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FL Planned Parenthood: Not Backing Down

Planned-Parenthood.jpg
WMFE
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Planned Parenthood of Central and Southwest Florida CEO Barbara Zdravecky at a press conference.

Planned Parenthood clinics across Florida are staying open as normal in the wake of a Colorado shooting that left three dead and nine wounded. 

 
Barbara Zdravecky, CEO of Planned Parenthood of Central and Southwest Florida told reporters on Monday that clinics did not close at all.  She added that the leader of one Pinellas city visited a local clinic in a show of support.
 
"And just a few minutes ago, I took a call from Mayor Rick Kriseman, who is from St. Petersburg, who was at our center in Pinellas County, standing there to let people know that he stands with Planned Parenthood," she said. "And he offered any assistance that he or his law enforcement agencies could provide to us."
 
Zdravecky said the group responded to Friday's shooting as they have over the years. She repeated a common Planned Parenthood saying. 
 
“These doors stay open," she said. "It means we won’t back down because of protesters, because of violent extremists, or anyone else.”
 
Police have not released a motive in the Colorado shooting, but multiple outlets have quoted the shooter as mentioning quote “baby parts” to police.
 
The affiliate of Planned Parenthood Federation of America has operations in Kissimmee, Orlando, Sarasota, Manatee, Naples, Immokalee, Tampa, St. Petersburg, Ft. Myers, Lakeland and Winter Haven.

“Our health centers here in Southwest and Central Florida were open on Saturday as normal and we continued on with our business in our regularly scheduled clinic hours,” Zdravecky  said. “We’ve continued to do this after every incident that Planned Parenthood has endured over the years.”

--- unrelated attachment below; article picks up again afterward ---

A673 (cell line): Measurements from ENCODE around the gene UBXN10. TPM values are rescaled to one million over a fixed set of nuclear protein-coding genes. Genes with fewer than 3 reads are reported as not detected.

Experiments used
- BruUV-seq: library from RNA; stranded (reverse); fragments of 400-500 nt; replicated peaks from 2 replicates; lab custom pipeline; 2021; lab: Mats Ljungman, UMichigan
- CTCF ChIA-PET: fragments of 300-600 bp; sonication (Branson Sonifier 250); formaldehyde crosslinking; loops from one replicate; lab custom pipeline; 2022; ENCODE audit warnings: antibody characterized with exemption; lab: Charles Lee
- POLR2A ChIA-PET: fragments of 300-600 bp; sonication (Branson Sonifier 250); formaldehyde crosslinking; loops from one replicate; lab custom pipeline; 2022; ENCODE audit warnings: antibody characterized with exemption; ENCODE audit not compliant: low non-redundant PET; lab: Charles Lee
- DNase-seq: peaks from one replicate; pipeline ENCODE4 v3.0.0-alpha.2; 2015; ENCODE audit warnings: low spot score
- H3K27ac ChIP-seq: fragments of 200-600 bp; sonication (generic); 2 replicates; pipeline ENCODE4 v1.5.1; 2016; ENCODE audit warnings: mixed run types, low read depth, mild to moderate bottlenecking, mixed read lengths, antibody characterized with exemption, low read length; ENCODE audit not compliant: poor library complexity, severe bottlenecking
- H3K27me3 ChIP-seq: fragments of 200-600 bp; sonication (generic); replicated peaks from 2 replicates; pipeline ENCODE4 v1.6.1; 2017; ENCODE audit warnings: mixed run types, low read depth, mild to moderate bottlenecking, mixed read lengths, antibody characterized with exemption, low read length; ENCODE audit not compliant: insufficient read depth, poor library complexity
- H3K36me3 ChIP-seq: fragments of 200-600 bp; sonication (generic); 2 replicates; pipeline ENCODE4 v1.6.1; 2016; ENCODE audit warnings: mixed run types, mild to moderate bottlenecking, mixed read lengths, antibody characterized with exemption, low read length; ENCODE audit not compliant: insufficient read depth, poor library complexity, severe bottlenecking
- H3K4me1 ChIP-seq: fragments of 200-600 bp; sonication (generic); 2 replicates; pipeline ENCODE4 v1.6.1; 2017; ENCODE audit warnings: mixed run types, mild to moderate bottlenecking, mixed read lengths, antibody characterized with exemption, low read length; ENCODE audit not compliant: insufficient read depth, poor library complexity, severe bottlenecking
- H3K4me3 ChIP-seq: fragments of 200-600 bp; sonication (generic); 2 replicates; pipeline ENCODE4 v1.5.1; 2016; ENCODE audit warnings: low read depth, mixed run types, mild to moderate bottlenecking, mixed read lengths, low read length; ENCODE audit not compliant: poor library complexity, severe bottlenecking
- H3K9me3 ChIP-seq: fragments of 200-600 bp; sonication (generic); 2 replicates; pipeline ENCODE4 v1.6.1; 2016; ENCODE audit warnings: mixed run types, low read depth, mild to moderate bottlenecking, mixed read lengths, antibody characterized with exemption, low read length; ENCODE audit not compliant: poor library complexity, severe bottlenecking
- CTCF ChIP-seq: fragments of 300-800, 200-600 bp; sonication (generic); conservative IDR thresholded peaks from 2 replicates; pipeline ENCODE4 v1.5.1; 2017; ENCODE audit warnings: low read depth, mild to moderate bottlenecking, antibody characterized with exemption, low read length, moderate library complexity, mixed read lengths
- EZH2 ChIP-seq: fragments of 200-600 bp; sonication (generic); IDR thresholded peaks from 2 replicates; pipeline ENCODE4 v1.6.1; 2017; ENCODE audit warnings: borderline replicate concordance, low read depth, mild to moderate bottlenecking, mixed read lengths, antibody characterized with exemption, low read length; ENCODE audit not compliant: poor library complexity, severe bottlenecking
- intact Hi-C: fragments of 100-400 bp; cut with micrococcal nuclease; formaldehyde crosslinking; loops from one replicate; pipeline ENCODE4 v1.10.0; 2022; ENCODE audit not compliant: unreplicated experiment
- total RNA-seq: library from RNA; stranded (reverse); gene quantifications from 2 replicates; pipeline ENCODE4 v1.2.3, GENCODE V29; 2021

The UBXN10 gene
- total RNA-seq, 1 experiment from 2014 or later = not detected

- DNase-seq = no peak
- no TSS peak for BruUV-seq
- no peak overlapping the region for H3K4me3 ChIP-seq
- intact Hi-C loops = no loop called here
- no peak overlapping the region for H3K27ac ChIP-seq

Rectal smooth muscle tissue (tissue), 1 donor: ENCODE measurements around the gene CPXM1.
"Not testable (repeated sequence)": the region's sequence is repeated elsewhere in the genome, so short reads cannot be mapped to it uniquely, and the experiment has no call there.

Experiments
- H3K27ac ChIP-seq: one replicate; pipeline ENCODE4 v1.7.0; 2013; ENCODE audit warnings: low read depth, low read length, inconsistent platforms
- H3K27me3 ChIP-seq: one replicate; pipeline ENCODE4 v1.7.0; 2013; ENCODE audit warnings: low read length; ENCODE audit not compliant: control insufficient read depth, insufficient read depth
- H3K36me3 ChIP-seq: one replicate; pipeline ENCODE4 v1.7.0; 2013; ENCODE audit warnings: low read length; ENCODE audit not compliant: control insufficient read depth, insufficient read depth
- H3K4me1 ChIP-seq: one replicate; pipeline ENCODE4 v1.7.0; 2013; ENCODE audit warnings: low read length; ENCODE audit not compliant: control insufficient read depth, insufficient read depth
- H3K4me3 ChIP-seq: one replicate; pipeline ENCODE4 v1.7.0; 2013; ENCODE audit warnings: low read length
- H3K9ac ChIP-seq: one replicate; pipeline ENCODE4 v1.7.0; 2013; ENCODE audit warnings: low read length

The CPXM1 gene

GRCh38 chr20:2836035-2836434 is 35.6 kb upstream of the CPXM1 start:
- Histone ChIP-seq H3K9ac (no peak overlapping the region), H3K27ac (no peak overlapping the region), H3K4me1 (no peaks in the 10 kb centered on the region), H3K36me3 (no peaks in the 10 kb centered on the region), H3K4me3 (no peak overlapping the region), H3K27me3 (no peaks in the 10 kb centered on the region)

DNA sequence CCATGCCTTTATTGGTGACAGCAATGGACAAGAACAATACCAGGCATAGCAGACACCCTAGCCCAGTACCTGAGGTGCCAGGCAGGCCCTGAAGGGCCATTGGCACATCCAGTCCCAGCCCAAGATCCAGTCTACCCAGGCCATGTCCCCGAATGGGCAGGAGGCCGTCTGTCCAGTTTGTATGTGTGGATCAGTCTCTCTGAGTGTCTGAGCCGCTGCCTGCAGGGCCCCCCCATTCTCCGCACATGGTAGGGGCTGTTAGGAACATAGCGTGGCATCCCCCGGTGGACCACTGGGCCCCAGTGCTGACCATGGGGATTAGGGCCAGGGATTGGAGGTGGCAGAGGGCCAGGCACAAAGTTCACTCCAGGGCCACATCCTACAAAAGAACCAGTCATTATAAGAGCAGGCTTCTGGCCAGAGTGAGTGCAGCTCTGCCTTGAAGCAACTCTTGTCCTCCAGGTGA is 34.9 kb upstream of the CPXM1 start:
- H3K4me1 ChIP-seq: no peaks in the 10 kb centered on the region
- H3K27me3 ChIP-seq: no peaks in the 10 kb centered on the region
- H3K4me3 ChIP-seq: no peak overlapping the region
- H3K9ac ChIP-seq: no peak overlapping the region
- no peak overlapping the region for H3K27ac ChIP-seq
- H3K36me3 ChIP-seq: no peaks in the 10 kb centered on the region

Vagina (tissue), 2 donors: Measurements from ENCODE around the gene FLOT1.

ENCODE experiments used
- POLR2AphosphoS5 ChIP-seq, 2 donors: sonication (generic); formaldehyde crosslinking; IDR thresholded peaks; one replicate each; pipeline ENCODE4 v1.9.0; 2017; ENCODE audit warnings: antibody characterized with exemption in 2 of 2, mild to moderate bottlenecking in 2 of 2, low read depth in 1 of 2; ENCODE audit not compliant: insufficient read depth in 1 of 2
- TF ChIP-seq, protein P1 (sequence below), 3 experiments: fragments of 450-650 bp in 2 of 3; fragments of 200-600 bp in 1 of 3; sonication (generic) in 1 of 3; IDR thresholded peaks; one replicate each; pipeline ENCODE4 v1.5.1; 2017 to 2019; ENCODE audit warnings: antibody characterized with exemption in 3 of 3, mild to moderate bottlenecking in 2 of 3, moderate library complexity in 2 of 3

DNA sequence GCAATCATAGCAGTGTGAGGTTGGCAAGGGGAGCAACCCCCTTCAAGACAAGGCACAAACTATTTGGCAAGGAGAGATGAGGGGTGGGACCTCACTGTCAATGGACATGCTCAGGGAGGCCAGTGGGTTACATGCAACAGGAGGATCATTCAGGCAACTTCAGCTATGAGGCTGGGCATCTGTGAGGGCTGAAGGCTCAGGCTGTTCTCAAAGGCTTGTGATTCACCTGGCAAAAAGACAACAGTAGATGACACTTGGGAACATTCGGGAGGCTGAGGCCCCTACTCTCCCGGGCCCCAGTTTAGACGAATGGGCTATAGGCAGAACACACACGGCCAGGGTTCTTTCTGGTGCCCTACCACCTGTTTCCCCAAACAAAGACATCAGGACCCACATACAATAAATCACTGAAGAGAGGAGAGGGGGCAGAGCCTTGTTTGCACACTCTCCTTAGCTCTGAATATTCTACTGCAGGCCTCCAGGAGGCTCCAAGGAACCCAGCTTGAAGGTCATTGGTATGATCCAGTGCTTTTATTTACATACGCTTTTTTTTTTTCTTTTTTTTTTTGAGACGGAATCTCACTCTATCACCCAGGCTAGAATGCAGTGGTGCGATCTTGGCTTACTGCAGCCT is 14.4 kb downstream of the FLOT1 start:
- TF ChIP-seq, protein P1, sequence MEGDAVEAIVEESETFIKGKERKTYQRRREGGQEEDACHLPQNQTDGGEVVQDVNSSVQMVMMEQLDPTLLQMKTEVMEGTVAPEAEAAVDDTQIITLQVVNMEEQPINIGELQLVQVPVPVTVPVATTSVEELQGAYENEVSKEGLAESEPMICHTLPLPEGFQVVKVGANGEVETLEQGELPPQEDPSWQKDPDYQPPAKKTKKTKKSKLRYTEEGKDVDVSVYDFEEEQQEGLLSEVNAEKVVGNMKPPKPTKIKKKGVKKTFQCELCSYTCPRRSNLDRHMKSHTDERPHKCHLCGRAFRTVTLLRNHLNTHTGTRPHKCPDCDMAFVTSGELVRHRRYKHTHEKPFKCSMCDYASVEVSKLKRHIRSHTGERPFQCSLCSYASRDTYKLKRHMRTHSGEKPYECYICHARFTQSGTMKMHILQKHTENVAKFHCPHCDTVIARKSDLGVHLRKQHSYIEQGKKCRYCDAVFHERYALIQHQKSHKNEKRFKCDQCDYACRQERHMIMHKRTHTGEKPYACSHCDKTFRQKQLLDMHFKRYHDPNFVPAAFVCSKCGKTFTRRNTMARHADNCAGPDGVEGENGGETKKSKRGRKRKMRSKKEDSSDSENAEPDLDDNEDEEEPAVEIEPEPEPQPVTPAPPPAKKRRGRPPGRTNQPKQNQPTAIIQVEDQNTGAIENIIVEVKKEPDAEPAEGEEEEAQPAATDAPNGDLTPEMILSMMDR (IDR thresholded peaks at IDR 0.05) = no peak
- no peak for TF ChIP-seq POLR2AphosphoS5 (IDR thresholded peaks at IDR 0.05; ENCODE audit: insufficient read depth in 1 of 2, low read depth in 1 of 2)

Also on Monday, a conservative group postponed a rally it had scheduled next week in Tallahassee to protest government funding for Planned Parenthood.

The Orlando-based Florida Family Policy Council, sponsor of the "Florida Taxpayer Rally to Defund Planned Parenthood," said the Dec. 7 event at the Florida Capitol will take place in the spring instead.

"This violent and horrifying act by someone who has a troubling and violent past is in complete opposition to the pro-life cause," John Stemberger, the council's president, said in a statement. "We believe that we must continue promoting the pro-life message and reiterate the concern we have for every human life, including the victims of this tragedy."

The shootings Friday killed a police officer who responded to the scene, a mother of two and an Iraq war veteran. Nine others were wounded. Robert Lewis Dear, 57, was expected appeared in court late Monday to face charges.

However, Stemberger said, "We also admonish those on the other side of this issue who are attempting to use this tragedy for their own political gains."

The Florida rally had been aimed at Gov. Rick Scott, despite his opposition to abortion, because Stemberger contends that Scott could do more to cut Planned Parenthood's funding.

Abe Aboraya is a reporter with WMFE in Orlando. WMFE is a partner with Health News Florida, which receives support from the Corporation for Public Broadcasting.